It is suitable that there is so much buzz around moons during the week that includes Star Wars day. Recent exploration and discovery of moons around the solar system are yielding new thoughts about life beyond Earth. The latest conversation is about a birth taking place 746 million miles away from Earth. NASA’s Cassini spacecraft is sending back data on a possible new moon developing in Saturn’s orbit. Scientists have affectionately dubbed the fledgling moon “Peggy,” and cite that it is so tender and new that it is only about a half a mile in diameter.
Much like a human zygote, this tiny, barely perceptible development is wreaking a bit of havoc on the status quo. Peggy is located in the outer limits of Saturn’s spectacular ring system and is reportedly “messing” the ring and altering its appearance. NASA is hoping to confirm that Peggy is in fact a new moon being born and hopes to capture her first baby pictures by the end of 2016. This may be the first time a NASA exploration around the solar system has discovered the birth of a new moon. If Peggy is confirmed to be a satellite in the making, she will join 53 known siblings which are currently orbiting Saturn.
Meanwhile, Saturn’s giant neighbor Jupiter is also in the news this week for some captivating discoveries on one of its many icy moons, Ganymede. This is the largest known satellite in the whole solar system, and new research has generated a nickname of a “club sandwich” because of the many oceans that exist in layers. The exciting news is that some of the oceans in the deeper layers of this freezing giant are liquid, raising new theories about extraterrestrial life much farther from the sun than ever previously imagined.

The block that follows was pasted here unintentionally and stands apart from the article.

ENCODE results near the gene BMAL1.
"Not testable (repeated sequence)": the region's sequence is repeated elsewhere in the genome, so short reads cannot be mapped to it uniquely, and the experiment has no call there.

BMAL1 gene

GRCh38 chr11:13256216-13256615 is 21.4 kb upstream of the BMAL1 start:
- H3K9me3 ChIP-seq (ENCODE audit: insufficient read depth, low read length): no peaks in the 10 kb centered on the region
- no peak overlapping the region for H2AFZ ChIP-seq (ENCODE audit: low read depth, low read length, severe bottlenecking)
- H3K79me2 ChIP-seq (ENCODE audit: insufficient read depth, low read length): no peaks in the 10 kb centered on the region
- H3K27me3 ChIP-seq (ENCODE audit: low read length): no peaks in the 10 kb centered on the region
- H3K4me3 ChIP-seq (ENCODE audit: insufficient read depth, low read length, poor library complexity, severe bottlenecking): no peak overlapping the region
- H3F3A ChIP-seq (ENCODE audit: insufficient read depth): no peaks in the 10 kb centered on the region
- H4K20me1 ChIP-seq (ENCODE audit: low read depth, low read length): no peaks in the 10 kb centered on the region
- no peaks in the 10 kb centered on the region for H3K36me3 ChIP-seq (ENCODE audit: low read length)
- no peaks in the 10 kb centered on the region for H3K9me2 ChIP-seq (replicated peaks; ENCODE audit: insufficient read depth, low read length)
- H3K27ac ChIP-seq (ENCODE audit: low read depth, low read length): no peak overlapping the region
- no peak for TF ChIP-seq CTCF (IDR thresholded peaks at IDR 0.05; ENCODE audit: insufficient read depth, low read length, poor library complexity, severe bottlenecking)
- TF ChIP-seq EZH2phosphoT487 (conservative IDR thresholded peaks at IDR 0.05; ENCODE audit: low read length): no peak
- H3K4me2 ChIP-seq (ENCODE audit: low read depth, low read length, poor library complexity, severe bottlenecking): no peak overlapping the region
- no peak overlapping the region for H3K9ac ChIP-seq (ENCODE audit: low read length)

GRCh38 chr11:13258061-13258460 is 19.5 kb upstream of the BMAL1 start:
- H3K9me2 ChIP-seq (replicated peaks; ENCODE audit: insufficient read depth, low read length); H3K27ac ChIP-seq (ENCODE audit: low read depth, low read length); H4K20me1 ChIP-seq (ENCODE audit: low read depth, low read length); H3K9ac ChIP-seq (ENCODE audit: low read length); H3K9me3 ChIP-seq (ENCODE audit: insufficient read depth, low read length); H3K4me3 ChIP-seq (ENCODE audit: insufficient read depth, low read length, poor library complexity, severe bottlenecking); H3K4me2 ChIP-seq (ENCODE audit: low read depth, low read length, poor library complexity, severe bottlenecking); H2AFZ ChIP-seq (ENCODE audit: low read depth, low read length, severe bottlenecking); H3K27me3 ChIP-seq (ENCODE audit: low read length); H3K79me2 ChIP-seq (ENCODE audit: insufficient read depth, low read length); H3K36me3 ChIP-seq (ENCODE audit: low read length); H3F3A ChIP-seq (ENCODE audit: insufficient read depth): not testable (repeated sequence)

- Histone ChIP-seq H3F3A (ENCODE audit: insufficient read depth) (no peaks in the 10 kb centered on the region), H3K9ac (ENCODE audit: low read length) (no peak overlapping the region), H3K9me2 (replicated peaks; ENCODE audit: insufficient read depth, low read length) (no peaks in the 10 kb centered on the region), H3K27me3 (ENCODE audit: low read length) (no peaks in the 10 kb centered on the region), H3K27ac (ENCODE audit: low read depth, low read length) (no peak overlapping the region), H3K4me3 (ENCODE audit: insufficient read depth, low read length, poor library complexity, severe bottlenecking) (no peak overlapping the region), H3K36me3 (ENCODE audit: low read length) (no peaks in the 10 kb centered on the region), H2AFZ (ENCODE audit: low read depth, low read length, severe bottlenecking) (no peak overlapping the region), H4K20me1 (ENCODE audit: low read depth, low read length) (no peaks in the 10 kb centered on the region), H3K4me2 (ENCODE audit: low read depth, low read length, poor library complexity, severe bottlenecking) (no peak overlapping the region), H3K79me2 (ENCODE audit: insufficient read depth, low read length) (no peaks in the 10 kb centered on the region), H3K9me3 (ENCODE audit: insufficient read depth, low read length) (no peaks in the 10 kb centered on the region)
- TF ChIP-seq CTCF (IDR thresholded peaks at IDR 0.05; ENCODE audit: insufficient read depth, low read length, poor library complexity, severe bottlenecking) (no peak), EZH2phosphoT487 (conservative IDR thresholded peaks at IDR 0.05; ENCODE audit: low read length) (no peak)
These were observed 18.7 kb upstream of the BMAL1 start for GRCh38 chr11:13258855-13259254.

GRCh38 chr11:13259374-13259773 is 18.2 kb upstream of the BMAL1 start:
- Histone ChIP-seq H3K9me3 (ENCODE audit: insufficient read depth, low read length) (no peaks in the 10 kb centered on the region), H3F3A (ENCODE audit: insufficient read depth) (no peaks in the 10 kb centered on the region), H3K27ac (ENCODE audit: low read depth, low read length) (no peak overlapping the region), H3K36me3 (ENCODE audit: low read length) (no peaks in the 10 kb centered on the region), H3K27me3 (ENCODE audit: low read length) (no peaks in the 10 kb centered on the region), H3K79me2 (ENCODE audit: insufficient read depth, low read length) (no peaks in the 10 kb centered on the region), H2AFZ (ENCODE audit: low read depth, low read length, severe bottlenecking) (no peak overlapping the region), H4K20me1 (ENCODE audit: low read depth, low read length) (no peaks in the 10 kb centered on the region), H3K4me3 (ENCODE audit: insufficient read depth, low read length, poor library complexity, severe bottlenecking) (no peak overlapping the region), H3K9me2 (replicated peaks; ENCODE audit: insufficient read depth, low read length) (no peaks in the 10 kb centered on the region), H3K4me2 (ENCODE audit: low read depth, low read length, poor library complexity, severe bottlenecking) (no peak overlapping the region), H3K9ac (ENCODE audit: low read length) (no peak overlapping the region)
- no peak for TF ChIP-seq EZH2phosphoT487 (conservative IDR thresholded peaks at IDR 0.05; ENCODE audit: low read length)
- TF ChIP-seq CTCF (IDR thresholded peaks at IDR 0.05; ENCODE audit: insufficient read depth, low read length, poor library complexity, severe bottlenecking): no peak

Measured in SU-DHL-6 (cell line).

Much of the search for evidence of extraterrestrial life has focused on Mars because of its proximity to the sun and the resulting potential to have liquid water on its surface. Countless explorations have revealed evidence of life, but most of it ancient.
This new discovery on Ganymede is not the first time data has revealed liquid oceans deep beneath the satellite’s surface. Jupiter’s Europa and Saturn’s Enceladus and Titan also contain liquid oceans within their many layers. The oceans remain liquid despite freezing temperatures because of a gravitational pull which flexes and bends back and forth in a way that generates heat.
Other moon news this week presents some new theories raising eyebrows about whether a moon could support life in other solar systems. New research suggests that a celestial satellite located in a solar system with two suns has a better chance of hosting life. Astrophysicists with the University of Texas, El Paso are among the researchers that have devoted attention and research to solar systems with binary stars that act as sister suns, and how their behavior affects overall capacity for hosting extraterrestrial life, particularly on moons.
According to the research, one sun is volatile, producing scorching heat that hinders a planet’s chances of developing any kind of habitable zone as it comes into being. Binary stars work together though in a beautiful celestial symphony by synchronizing their orbits, and creating a “calming” effect that allows the moon(s) of a planet orbiting both suns to enjoy a potentially greater habitable zone.
There is of course a lot of research remaining as far as binary star systems go, such as the other factors that affect a moon’s ability to host life aside from proximity to the sun. Just like in our own solar system, mass of a planet and its moon(s) could factor into their relationship with the sun and course of their orbit, among other things. Recent moon explorations around the solar system and beyond are fascinating the science world, but as with any kind of space research, there are many mysteries that remain about whether there is other life out there.
By Erica Salcuni